NEW Zoo to elevate visitor experience
By Lea Kopke
SUAMICO – Visitors to the NEW Zoo & Adventure Park will soon be able to see animal exhibits from a whole new perspective.
At a press conference July 22, the zoo announced plans to install a 1,700-foot-long canopy walk, where guests can walk across bridges suspended up to 22 feet in the air.
Neil Anderson, Director of the NEW Zoo, said guests will be able to look down into the African penguin, snow leopard and Japanese Macaque exhibits.
Anderson said the walk will begin at the adventure park, head along the pond, cross back and forth over the walkway from the upper parking lot, above the special event area, pass by exhibits in the international animals’ area and exit to the left of the park’s entrance.
The project will cost $460,000, with construction beginning in October.
Anderson said because the zoo doesn’t receive taxpayer dollars, the project is being funded both by the NEW Zoological Society and donations, including $50,000 from Nature’s Pathway CEO Mike Devereux.
He said after the initial canopy is built, the zoo will expand by adding chutes for the animals to walk alongside visitors as they venture the bridges.
“You’re walking along 22 feet up in the air, and next thing you know you’ve got a snow leopard that’s walking along by you,” Anderson said. “And you’re experiencing that animal – you’re understanding how that animal moves, works and the beauty of that animal, but it’s your experience.”
He said not only would visitors enjoy the experience, but it would also act as an enrichment activity for the animals, who would be allowed to walk outside of their regular cages and/or spend time watching people pass.
The zoo will install a new playground with chutes modeled after the animal’s paths, so kids can pretend as if they are monkeys or big cats exploring the trees.
“And hopefully, with (the canopy and park), maybe we can spur on the next scientist, the next conservationist steward, the next veterinarian,” Anderson said. “Those are all things that are possible when you have those connections.”
In the same area, he said there is talk of eventually installing large treehouses – potentially built by students at Northeast Wisconsin Technical College – which could be used either as a classroom or as an overnight facility.
Anderson said NWTC and the zoo have a history of partnership, including the remodeling of the snow leopard enclosure.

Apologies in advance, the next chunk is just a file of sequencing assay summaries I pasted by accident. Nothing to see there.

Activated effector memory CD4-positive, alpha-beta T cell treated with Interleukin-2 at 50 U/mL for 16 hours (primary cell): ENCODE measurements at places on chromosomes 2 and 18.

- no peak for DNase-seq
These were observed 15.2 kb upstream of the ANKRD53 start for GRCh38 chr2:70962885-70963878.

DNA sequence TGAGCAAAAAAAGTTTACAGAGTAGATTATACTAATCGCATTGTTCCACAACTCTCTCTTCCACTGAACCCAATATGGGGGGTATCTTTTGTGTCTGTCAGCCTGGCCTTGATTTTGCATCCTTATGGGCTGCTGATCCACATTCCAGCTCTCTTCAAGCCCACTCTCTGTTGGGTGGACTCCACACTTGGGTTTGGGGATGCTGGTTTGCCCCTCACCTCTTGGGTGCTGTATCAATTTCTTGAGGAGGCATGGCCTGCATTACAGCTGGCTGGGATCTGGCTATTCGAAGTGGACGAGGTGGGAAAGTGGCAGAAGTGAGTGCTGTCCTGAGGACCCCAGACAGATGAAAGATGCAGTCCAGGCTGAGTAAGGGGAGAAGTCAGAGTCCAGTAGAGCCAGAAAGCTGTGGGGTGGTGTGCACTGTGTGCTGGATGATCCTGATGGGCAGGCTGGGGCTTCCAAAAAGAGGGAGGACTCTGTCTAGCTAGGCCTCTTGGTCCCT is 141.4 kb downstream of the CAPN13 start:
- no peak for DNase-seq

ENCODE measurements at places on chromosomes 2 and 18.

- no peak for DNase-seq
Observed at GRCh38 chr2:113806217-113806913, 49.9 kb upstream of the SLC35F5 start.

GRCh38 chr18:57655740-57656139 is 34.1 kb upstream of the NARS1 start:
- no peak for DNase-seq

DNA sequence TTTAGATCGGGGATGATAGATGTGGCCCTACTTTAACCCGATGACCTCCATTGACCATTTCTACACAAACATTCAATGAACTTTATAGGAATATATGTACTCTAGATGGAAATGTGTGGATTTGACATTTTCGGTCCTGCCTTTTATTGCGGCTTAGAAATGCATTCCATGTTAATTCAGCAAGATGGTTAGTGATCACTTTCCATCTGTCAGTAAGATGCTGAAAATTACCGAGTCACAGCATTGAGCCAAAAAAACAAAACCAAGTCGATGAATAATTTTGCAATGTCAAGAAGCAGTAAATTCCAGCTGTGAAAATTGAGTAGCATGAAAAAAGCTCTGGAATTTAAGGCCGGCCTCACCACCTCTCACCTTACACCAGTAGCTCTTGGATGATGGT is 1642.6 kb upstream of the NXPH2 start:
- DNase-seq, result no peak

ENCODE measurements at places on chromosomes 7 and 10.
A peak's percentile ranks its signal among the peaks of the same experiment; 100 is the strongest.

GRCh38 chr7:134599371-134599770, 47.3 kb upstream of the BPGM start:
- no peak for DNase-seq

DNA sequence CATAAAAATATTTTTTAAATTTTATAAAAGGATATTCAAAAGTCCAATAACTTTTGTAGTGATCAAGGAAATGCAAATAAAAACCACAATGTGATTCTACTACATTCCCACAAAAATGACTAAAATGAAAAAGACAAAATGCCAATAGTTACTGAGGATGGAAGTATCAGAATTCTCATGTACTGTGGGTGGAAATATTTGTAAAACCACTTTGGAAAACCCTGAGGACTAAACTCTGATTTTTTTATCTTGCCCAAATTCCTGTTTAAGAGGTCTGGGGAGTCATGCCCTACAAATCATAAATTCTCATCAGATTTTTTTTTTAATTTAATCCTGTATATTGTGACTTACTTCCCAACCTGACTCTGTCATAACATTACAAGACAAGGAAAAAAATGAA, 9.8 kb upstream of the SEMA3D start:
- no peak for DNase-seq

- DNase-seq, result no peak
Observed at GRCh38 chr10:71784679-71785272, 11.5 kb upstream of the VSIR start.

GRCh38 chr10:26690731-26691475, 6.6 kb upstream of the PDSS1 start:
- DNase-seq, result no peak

The canopy walk will include five 12 x 12-foot platforms with educational storyboards.
Anderson said the development of the master plan and the canopy project both focus on the concept of connecting the past with the present.
“How do we look at using this site to really make something really special? Because it’s unique, this site is unique,” he said. “But at the same time, too, keep the rich history and the feeling of this, what everybody knows, the reforestation camp.”
The platform just before the bridge to the penguin enclosure will focus on the history of the zoo and feature historical photos of the park, including one of the reforestation camp’s first superintendents, Harry Barth, planting the first of the camp’s many trees.
Gary Ehrbar, president of the NEW Zoological Society Board of Directors, said he grew up around the zoo and has seen it transform over the years.
Ehrbar said when his father, former NEW Zoo charter president Ernest Ehrbar, first arrived at the park, there were only eight or so animals.
Now, the park has 200 animals from 90 different species.
“Some of you may remember what this property looked like in 1985, it’s vastly different than the way it looks today…” Ehrbar said. “The canopy walk will educate people on the beginnings of the reforestation camp, as well as the animals we have that they’ll be walking over.”
Hank Wallace, a NEW Zoological Society board member, said he remembers how small the zoo was during his first visit.
“What we have now, is such a change,” Wallace said. “So each one of these steps, that I’ve seen, is very helpful, and with the younger population coming up, (the canopy walk) is going to be a big thing for them to do.”